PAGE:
Environment & ICTs
How does the solar cell phone charger work?
The solar cell phone charger works very simply. Instead of using an energy
company, the Sun charges the phone’s battery.
Studies reveal that the use of information and communication technologies (ICTs) makes up 2% of all global emissions – the same amount as the airline industry. By 2012, 4.5 billion people will have access to a mobile phone – the majority will be those live on less than USD 2 a day and be the most likely to be affected by climate change. “Planting the Knowledge Seed – Adapting to climate change using ICTs”, a publication from the Building Communication Opportunities alliance, explores the practical linkages between climate change, access to and sharing of information and knowledge and communication for development.
The documentary on the historical event of establishing the first Small and Medium Forest Enterprise (SMFE) in India
The Government of India as a part of its state planning under the eleventh plan is promoting Small and Medium Enterprise to enhance the rural income and ensure rural development. National Afforestation and Eco-development Board as a working body of Ministry of Environment and Forests, is facilitating Joint Forest Management Committees for their sustenance by implementing seven Small and Medium Forest Enterprise pilot projects through its Regional Centres in seven different regions.
The greens are growing like weeds in Bulgaria and Hungary and recently ecologists in Bulgaria made significant headway on yet another battle against a Goliath, preventing the further destruction along the Black Sea coast and high mountains to make way for luxury housing. Campaigns spread like viruses through emailing lists and online networks, and ultimately ended up on the streets in protest, a testament to the growth of new citizen-driven green parties in these countries.
APC strategic priorities for 2009-12: The challenges and opportunities to using internet for social justice today
After several days of intense debate, APC members identified six issues as the key strategic areas that APC must tackle in the next five years: advocating for affordable internet access for all, ICTs and the environment, building the “information commons” , defending internet rights, critical and creative engagement of emerging technologies from a social change perspective and improving governance, especially governance of the internet. Why did APC members prioritise those six issues? What are the key challenges and opportunities that they perceive regarding the freedom of the internet and its use for social justice in the coming years?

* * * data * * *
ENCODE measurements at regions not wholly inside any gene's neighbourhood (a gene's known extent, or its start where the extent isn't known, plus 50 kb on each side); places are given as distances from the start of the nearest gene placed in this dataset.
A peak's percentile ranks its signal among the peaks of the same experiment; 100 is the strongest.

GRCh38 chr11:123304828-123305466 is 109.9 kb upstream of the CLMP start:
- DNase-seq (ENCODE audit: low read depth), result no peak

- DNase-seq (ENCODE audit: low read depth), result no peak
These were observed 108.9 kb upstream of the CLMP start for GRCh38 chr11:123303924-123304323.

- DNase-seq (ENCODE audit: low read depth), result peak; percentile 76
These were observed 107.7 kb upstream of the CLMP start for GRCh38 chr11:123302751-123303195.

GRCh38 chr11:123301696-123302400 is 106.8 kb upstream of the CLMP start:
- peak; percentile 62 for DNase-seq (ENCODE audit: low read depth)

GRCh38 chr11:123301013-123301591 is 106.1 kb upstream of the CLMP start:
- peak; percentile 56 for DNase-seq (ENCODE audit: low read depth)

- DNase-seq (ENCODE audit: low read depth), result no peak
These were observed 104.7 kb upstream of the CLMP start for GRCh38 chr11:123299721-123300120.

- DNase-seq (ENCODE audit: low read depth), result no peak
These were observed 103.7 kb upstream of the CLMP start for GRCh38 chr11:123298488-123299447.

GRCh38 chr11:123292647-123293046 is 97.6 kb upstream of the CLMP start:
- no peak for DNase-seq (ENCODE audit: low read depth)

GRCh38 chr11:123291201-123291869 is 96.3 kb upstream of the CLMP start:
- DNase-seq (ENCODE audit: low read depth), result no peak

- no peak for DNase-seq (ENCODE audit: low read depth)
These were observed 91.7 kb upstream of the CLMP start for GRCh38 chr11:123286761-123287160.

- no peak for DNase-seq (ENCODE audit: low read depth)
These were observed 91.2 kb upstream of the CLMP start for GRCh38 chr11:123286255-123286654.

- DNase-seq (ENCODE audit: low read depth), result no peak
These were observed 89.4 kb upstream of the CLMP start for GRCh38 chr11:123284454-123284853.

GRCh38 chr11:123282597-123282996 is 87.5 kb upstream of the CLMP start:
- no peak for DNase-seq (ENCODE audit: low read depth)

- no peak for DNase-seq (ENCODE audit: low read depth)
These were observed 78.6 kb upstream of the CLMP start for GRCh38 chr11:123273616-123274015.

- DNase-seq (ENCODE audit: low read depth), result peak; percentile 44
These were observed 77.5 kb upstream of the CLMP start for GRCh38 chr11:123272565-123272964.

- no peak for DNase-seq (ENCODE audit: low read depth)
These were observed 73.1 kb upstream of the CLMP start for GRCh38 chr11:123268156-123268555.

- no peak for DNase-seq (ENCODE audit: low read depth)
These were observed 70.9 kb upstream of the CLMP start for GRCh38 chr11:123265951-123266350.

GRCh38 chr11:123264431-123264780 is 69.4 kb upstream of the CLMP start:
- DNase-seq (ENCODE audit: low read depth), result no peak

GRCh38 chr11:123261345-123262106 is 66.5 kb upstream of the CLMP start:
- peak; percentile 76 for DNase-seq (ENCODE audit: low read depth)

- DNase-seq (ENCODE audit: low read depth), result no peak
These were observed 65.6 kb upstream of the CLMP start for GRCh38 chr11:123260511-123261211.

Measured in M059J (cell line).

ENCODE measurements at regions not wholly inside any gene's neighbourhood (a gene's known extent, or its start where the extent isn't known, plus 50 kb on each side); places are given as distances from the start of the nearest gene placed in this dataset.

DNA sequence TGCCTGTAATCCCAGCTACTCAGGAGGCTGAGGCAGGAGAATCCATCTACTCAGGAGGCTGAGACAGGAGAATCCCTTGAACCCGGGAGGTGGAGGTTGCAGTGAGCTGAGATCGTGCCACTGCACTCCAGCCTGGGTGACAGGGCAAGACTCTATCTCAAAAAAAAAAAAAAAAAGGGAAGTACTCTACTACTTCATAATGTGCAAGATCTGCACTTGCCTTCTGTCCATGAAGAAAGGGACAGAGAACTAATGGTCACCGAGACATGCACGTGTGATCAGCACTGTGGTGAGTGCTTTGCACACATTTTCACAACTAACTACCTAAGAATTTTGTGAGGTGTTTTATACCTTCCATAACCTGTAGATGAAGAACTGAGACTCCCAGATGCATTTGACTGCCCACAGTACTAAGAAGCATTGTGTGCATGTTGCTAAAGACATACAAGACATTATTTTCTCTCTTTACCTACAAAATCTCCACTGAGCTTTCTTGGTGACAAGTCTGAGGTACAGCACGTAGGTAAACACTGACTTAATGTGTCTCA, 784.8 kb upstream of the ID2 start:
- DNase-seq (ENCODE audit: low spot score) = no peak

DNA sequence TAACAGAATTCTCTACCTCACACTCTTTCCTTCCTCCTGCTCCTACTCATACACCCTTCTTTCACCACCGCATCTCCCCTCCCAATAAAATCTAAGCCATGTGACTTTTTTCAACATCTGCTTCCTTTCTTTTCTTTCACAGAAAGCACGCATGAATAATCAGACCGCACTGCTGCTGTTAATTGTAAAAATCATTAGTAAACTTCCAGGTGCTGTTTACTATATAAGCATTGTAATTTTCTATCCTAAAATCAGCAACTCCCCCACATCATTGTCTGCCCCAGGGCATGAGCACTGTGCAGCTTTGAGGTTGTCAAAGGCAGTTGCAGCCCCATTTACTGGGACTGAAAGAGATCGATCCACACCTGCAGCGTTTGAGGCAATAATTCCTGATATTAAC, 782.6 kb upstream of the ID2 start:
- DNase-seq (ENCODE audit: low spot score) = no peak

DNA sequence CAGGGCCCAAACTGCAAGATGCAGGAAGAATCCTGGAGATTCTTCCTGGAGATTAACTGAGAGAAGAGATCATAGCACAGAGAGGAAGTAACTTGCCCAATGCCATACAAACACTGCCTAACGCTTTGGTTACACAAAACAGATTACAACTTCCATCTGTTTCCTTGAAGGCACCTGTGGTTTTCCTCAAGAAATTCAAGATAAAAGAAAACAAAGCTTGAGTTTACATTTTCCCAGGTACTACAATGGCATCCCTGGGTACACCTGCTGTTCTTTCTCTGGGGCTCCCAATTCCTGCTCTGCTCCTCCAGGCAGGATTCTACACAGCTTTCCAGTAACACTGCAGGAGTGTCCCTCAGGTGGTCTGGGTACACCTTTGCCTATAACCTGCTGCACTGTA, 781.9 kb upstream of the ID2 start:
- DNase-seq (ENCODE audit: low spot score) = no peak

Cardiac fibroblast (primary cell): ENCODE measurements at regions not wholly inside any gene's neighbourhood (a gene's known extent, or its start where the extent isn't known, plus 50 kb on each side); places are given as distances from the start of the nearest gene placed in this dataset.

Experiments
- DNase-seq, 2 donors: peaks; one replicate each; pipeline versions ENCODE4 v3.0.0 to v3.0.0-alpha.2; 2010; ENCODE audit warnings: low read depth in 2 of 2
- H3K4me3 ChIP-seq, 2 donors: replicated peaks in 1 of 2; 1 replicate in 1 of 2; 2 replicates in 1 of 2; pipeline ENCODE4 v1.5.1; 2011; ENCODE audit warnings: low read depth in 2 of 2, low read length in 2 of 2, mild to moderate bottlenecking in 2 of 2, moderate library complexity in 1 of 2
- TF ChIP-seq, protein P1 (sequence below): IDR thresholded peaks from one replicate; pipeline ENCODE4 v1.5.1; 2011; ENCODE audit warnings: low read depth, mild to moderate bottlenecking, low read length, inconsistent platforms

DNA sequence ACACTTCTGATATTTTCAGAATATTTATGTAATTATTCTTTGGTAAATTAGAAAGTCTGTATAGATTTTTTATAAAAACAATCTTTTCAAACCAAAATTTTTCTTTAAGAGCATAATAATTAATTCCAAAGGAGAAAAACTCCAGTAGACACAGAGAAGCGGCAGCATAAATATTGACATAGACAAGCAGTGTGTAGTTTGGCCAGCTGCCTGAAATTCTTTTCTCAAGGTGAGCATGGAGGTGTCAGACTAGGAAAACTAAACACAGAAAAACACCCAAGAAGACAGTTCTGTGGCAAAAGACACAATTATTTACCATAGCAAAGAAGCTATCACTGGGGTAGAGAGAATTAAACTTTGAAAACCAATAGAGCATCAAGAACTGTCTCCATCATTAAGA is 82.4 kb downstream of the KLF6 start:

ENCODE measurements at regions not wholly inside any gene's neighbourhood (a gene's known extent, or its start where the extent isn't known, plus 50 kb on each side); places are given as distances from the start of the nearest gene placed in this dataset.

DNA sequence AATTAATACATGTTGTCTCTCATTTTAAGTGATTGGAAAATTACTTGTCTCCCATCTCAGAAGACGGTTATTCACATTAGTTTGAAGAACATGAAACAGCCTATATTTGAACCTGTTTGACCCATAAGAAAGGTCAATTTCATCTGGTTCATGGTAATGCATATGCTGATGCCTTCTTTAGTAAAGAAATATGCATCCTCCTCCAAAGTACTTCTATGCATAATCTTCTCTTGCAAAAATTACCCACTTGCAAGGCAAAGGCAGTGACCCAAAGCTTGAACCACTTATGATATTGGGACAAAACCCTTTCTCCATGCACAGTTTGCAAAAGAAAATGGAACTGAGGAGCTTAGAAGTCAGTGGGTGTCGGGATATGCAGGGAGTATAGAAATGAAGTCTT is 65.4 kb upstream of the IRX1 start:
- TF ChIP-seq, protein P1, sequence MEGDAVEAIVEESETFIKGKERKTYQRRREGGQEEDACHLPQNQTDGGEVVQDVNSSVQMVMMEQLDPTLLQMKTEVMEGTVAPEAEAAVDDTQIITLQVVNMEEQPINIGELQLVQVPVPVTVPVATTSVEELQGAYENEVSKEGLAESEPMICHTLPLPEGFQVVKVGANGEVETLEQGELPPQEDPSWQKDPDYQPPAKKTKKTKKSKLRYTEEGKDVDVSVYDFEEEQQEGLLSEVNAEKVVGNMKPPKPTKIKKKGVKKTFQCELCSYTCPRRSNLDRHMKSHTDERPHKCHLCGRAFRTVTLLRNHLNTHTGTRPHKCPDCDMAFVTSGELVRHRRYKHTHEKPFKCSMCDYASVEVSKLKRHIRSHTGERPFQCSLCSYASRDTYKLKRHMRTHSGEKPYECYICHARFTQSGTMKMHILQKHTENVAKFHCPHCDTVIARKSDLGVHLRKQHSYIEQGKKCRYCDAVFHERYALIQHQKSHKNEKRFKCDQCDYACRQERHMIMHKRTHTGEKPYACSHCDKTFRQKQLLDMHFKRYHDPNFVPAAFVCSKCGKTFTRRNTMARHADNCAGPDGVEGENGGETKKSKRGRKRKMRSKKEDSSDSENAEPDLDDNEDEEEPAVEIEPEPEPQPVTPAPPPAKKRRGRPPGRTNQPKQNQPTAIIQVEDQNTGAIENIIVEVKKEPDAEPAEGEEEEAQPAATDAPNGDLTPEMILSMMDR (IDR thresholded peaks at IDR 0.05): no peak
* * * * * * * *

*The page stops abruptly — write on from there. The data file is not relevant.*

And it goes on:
In the past decade, a new type of environmental threat has begun to appear on the radar: e-waste. Well-intentioned citizens from Europe and North America have been happily handing over their used electronic goods to be recycled or resold; however, these items often end up in electronic landfills, such as the one featured in this short CNN documentary. Organisations like APC member Computer Aid International work to help quality and functional second-hand electronics make their way to schools and IT training centres in emerging economies, like the Iya Abubakar Resource Center in Nigeria. CNN’s Christian Purefoy explores the growing problem of e-waste and how organisations like Computer Aid are taking this “waste” and helping empower students, businessmen and women in the countries most affected by e-waste.
World’s largest non-profit supplier of refurbished computers launches campaign for action against toxic trade
APC member Computer Aid is urging the UK government to take action against the illegal dumping of e-waste (computers, hard drives, cd roms, etc.) in countries such as Ghana, Nigeria and China. It is calling on the government to provide adequate funding for the Environment Agency to effectively police and prevent e-waste from being exported to the developing world. The campaign also targets commercial traders that are abusing re-use and recycling initiatives and computer manufacturers that are turning a blind eye to their equipment being dumped in these countries.
Sarawak Gone is a micro-docs video series exploring four remote Bidayuh communities accessible by foot within an hour’s drive from Kuching, capital city of Sarawak, Malaysia. apc.au’s Andrew Garton provides an overview of the process of gathering material for this series currently in the making.
A small team left Kuching for what turned out to be an 18 km trek visiting four remote Bidayuh communities. It was epic! We were shooting material for the micro-docs series, Sarawak Gone.
Sarawak Gone explores four remote Bidayuh communities accessible by foot within an hour’s drive from Kuching, capital city of Sarawak, Malaysia. They will lose their livelihood, traditional lands and culture, their rights and heritage with the development of the controversial Bengoh Dam project.
- Institute for Global Communications (IGC)
- Job title
- Web & Multimedia Creative Director 多媒体，网络和未来媒体创意总监
- www.ailingcai.com Born in China, Shanghai. Award-winning design specialist, artist, and leader with diverse portfolio of success spanning website, multimedia, and user interface design. Intrinsic creative talent and keen eye for quality design and document/Web site layout. Fluent in English, Chinese, and Italian.